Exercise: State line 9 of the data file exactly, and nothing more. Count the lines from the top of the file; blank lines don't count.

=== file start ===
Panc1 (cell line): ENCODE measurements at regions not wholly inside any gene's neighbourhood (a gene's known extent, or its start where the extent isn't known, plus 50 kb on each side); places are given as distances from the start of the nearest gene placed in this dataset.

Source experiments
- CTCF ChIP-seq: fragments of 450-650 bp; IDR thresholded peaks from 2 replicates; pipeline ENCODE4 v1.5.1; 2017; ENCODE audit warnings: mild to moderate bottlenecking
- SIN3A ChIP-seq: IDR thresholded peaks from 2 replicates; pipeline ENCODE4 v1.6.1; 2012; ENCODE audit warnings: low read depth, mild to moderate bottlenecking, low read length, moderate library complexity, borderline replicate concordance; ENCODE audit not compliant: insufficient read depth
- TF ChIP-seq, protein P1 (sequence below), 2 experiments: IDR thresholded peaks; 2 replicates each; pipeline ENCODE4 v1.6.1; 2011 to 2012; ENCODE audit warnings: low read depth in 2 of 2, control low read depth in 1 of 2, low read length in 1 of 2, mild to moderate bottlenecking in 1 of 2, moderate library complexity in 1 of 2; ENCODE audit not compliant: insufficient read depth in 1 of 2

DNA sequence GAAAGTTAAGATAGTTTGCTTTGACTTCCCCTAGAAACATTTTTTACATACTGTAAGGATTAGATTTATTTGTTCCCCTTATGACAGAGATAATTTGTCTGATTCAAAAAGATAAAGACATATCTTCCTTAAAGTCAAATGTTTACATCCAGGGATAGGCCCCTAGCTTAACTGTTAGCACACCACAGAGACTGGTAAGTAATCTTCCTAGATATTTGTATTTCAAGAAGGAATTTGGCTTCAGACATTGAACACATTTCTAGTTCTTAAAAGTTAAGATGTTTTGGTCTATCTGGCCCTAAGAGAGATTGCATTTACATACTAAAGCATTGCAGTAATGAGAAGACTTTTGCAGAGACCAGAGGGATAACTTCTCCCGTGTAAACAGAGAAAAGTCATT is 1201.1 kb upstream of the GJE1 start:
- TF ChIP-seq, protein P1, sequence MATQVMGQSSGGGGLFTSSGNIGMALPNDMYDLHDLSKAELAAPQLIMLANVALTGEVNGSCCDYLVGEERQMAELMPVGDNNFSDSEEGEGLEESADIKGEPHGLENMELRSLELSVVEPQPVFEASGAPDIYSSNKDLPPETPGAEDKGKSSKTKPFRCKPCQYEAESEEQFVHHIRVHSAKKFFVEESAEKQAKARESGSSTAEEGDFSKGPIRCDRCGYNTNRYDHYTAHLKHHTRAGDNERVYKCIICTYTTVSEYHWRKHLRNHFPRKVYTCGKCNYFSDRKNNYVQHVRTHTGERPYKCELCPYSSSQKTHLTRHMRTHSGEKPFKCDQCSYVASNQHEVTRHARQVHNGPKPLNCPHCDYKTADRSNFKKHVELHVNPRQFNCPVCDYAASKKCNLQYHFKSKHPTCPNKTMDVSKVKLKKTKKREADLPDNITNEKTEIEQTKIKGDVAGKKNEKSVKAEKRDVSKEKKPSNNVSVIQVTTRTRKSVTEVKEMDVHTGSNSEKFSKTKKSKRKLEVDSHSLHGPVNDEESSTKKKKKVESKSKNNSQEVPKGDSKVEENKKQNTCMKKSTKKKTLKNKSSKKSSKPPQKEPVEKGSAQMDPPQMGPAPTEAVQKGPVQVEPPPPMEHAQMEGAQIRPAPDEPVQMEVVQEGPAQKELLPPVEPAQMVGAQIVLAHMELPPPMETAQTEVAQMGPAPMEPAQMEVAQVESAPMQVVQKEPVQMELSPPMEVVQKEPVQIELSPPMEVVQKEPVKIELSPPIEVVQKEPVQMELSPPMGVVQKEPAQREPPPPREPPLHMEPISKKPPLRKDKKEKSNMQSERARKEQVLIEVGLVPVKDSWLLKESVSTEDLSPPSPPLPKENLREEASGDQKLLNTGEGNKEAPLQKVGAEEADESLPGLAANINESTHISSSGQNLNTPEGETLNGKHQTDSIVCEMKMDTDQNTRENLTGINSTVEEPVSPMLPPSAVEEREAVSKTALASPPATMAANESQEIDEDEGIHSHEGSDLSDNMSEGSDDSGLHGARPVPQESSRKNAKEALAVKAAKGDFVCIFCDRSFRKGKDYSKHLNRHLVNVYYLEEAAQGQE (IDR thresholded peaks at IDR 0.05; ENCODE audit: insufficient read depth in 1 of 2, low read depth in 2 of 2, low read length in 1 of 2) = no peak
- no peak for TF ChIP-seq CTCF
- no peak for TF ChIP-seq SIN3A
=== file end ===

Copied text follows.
- no peak for TF ChIP-seq SIN3A